While we cannot teach common sense, we can teach safety and fire prevention techniques and principles. Common sense is really the culmination of knowledge gained through life experience and education. To improve workplace safety, it is our responsibility to provide the right education and create the right experiences for our guests or workers. The only way we can do is by implementing the necessary processes, procedures and training. After doing all this work, we need to verify our safeguards are in place and working.
To achieve safety success in the Vacation Rental Industry, we need to help Owners and Property Managers gain safety and fire prevention knowledge and use this information to make sound decisions based on their training. And safety training is not enough either. We need to instill the importance of safety in our business culture, to keep it the front of our minds, so it becomes an instinct to be relied upon. While common sense cannot replace effective, simple safety practices, it can be used in conjunction.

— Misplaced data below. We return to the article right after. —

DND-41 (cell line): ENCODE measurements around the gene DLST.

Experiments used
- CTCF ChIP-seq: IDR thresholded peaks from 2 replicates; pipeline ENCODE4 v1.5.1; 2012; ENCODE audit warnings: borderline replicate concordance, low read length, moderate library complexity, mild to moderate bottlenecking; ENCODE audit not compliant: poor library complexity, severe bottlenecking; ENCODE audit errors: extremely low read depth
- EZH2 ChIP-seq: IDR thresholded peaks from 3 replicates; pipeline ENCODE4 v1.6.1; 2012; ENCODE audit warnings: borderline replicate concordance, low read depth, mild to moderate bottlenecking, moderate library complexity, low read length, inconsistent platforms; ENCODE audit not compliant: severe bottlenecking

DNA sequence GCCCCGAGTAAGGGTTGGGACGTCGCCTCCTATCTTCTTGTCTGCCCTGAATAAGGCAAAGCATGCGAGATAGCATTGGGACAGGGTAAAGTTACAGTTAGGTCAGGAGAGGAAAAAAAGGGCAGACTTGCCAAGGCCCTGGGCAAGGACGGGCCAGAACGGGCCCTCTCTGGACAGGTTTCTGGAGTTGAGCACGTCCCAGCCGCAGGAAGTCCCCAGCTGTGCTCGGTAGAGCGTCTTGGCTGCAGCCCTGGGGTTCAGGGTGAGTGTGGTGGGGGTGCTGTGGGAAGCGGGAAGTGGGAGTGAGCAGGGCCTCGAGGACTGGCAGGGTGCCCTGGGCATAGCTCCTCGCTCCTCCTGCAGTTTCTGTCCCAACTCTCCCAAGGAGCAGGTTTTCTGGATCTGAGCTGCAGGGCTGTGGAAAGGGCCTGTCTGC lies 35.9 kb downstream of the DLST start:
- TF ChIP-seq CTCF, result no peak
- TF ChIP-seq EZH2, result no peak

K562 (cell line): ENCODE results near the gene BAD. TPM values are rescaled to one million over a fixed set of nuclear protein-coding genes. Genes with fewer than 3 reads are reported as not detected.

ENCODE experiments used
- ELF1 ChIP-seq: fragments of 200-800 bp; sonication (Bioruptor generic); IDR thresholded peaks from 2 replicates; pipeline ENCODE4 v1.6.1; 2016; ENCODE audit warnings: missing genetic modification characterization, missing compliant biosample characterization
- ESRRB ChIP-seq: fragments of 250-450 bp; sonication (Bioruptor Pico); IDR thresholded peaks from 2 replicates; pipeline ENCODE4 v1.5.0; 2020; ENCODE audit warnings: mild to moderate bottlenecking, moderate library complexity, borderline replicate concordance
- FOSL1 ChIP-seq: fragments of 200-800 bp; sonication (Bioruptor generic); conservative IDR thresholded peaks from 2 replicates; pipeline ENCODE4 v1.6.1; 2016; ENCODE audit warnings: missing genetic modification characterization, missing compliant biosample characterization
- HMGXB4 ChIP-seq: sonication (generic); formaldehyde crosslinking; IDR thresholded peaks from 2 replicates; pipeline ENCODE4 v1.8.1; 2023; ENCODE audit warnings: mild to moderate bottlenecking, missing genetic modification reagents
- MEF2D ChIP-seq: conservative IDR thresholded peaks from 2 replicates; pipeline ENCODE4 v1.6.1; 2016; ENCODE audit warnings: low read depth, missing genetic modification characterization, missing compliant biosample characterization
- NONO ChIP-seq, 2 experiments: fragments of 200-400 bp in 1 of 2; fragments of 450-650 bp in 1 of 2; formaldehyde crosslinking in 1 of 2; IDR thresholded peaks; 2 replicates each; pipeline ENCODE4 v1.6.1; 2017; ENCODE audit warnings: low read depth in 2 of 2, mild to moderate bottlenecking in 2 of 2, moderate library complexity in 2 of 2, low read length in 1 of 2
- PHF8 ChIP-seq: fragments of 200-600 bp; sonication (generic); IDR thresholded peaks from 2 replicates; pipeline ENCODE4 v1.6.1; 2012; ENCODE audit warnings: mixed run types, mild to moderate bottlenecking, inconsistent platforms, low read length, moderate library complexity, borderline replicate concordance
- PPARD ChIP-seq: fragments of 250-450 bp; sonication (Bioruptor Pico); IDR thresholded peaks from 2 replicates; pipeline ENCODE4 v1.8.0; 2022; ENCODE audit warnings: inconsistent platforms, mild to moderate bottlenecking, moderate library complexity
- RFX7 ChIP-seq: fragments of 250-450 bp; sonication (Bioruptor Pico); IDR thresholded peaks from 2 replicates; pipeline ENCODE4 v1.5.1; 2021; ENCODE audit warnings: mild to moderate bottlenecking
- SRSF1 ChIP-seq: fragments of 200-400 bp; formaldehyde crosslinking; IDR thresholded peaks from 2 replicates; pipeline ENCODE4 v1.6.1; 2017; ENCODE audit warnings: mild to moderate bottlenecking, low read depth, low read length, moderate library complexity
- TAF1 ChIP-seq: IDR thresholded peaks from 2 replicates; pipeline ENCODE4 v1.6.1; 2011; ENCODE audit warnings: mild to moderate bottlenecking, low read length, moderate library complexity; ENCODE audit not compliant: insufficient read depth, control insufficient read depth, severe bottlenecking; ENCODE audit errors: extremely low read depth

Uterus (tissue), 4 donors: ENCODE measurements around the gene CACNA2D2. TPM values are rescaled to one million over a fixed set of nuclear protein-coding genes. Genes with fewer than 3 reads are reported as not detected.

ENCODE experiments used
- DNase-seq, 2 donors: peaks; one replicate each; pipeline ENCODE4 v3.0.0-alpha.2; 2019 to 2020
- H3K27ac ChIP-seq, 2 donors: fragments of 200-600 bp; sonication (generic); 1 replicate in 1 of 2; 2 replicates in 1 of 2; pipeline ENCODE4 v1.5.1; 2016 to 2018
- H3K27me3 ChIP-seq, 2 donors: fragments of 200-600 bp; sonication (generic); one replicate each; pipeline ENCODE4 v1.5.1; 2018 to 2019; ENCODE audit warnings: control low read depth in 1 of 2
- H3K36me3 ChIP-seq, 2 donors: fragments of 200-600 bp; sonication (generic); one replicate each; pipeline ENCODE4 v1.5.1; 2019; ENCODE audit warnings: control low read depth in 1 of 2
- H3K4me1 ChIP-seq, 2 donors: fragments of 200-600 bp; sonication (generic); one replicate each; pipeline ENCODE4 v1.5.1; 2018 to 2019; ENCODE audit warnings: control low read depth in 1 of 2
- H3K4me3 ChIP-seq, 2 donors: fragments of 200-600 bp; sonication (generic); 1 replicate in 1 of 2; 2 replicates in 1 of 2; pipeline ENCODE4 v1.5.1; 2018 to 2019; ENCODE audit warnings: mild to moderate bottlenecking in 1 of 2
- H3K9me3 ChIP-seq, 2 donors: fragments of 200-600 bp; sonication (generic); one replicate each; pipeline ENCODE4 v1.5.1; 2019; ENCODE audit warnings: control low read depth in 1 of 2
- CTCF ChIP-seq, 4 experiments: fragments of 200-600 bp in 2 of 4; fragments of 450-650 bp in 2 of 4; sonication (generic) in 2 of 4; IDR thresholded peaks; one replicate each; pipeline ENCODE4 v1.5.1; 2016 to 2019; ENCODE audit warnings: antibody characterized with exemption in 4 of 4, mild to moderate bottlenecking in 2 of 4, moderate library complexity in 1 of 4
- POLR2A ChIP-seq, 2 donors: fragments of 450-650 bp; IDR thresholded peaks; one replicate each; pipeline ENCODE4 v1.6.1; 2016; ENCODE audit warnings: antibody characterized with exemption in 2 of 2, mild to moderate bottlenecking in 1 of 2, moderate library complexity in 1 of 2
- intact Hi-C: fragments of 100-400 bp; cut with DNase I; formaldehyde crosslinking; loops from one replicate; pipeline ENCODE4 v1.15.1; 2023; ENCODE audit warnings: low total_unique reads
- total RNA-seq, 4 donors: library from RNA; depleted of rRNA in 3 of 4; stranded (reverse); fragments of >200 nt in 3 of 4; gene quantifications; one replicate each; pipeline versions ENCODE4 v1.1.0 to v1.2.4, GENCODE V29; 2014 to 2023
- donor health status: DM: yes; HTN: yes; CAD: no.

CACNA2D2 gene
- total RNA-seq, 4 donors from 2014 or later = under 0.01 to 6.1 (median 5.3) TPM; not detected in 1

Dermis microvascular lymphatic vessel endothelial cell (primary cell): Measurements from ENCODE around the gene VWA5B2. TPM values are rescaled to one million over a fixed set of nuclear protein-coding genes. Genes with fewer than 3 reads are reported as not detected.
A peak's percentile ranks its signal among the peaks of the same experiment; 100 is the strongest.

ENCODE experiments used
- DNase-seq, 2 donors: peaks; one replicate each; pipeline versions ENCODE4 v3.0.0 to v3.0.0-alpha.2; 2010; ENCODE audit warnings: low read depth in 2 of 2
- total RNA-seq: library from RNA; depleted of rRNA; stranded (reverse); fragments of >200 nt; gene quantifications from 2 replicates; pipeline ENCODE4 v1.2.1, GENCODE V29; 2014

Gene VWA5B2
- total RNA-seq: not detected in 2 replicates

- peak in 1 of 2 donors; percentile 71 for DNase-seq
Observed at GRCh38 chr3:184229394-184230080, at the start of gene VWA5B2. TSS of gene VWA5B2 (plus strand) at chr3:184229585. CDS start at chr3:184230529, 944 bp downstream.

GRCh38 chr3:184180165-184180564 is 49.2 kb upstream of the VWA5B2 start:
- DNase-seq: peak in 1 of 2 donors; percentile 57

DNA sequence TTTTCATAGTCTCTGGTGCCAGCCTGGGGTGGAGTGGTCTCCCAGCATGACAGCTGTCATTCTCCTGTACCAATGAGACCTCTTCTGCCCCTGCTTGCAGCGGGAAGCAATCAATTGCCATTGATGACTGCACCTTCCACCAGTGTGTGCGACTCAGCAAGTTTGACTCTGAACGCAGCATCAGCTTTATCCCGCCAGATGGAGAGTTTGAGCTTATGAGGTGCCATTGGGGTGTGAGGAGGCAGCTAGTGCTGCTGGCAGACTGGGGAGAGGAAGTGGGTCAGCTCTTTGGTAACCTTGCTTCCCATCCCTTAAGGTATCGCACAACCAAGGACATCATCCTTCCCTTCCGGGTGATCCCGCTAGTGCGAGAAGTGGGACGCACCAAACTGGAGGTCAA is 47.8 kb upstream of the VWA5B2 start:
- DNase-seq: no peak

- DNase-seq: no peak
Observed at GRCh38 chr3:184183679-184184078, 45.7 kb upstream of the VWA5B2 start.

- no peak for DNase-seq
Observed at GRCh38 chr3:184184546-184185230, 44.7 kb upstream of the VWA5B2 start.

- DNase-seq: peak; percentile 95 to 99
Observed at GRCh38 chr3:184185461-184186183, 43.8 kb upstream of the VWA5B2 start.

As Victor Hugo said, “An invasion of armies can be resisted, but not an idea whose time has come.” The time has come for the Vacation Rental industry to become more proactive in Safety and Fire Prevention, and how we, as self-managing Owners or Professional Property Managers, are showing up to serve out guests, Owners and communities. We can demonstrate the Vacation Rental industry can, and will, manage safety as part of our business.
As Vacation Rental Managers and Owners, we need to be more proactive in managing the safety and loss prevention of our properties. We can't afford to ignore these risks in our business any longer. Interested in learning more? Like my Facebook Page, https://www.facebook.com/safervacationrentals, or join my Facebook Group, Safer Vacation Rentals, https://www.facebook.com/groups/634849047163843, which is for Vacation Rental Managers & Owners. I will be sharing similar articles like this more frequently moving forward.
Until next time, create a safe day and stay safe.
References: 1. Wikipedia Encyclopedia.